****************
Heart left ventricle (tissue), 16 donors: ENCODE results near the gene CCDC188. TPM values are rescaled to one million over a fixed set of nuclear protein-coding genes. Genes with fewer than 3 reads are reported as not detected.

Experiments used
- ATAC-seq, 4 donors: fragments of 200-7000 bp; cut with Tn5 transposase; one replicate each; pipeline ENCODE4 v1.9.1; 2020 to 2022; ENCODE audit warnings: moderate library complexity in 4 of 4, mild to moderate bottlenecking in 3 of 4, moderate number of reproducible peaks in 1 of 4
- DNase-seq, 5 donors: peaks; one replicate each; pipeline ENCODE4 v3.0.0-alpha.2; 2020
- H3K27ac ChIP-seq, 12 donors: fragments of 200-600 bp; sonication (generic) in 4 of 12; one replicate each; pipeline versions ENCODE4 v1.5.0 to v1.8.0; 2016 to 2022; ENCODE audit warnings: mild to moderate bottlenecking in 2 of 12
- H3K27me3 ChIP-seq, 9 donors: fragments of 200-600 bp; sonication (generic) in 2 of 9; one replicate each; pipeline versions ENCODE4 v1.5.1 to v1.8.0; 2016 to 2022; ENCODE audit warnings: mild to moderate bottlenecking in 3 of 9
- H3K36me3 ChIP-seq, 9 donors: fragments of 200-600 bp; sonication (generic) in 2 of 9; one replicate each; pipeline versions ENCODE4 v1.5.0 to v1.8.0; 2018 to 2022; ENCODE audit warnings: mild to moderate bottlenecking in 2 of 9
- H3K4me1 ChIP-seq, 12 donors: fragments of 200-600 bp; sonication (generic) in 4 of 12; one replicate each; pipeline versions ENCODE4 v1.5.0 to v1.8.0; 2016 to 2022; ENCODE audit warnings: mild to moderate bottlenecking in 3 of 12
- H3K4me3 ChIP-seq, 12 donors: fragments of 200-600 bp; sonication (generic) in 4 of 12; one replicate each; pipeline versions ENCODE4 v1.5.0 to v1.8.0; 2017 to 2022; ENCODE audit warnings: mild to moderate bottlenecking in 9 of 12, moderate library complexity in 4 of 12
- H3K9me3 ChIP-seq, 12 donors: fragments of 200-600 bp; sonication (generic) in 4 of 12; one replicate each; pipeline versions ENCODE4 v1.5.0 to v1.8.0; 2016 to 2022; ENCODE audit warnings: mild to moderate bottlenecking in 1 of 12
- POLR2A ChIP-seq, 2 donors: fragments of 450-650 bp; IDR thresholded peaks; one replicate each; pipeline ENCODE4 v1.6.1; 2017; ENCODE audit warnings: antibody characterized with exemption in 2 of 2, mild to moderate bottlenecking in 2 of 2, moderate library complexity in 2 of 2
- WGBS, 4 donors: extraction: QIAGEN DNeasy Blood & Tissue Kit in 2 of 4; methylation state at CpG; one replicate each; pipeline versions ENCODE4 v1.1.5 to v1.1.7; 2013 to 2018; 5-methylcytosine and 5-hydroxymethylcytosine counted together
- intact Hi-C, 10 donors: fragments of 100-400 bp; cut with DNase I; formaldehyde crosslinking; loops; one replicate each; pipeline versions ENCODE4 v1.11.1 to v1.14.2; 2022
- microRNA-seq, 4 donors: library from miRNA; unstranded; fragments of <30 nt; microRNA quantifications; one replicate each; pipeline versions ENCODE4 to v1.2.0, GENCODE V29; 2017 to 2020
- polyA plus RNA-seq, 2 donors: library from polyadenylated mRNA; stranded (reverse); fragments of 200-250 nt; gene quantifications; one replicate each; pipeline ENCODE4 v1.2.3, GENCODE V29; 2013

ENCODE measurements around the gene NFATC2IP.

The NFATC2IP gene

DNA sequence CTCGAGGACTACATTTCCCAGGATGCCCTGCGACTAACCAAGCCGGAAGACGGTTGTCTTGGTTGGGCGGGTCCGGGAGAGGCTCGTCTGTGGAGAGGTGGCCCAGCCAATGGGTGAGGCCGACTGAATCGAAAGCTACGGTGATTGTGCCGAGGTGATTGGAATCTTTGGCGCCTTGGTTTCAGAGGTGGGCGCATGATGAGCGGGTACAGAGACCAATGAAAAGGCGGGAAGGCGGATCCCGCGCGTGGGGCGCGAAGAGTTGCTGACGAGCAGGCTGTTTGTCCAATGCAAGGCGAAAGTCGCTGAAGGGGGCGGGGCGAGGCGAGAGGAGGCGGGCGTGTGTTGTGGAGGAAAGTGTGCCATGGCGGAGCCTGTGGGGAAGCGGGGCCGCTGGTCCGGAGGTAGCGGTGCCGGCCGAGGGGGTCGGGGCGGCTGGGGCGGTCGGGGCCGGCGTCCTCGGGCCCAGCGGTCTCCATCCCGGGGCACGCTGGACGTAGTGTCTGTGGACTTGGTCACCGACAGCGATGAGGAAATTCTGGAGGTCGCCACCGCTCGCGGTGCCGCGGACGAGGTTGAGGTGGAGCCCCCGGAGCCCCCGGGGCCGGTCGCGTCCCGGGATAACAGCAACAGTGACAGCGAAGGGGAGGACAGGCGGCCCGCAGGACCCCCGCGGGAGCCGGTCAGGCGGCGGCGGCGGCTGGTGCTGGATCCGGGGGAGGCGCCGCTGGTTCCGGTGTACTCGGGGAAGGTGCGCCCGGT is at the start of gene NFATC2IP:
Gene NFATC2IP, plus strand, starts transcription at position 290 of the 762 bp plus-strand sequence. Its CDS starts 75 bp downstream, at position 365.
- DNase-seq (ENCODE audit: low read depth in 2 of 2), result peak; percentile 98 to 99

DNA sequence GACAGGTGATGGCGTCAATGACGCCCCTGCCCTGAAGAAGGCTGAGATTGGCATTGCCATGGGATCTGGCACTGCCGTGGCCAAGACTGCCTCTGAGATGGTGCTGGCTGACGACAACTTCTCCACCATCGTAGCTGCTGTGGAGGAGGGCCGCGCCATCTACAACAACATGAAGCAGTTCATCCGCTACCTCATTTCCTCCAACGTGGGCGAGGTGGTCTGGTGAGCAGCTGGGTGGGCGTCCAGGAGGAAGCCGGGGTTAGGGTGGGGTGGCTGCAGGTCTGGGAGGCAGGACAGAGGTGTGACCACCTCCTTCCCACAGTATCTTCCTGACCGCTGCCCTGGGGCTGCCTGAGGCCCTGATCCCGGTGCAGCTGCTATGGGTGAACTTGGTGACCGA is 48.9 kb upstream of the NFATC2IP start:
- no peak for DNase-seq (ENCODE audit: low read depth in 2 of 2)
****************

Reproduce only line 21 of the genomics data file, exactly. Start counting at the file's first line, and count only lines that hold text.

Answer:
DNA sequence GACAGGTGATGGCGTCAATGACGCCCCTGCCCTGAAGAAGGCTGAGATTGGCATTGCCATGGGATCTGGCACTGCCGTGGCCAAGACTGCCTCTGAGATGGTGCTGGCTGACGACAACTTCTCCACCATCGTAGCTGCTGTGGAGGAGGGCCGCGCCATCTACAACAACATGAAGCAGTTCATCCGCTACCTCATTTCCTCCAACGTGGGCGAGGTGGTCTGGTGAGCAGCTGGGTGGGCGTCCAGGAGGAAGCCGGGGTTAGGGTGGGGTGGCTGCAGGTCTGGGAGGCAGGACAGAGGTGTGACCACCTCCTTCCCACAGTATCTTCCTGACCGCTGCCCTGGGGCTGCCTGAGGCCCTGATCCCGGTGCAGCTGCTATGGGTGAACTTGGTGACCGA is 48.9 kb upstream of the NFATC2IP start: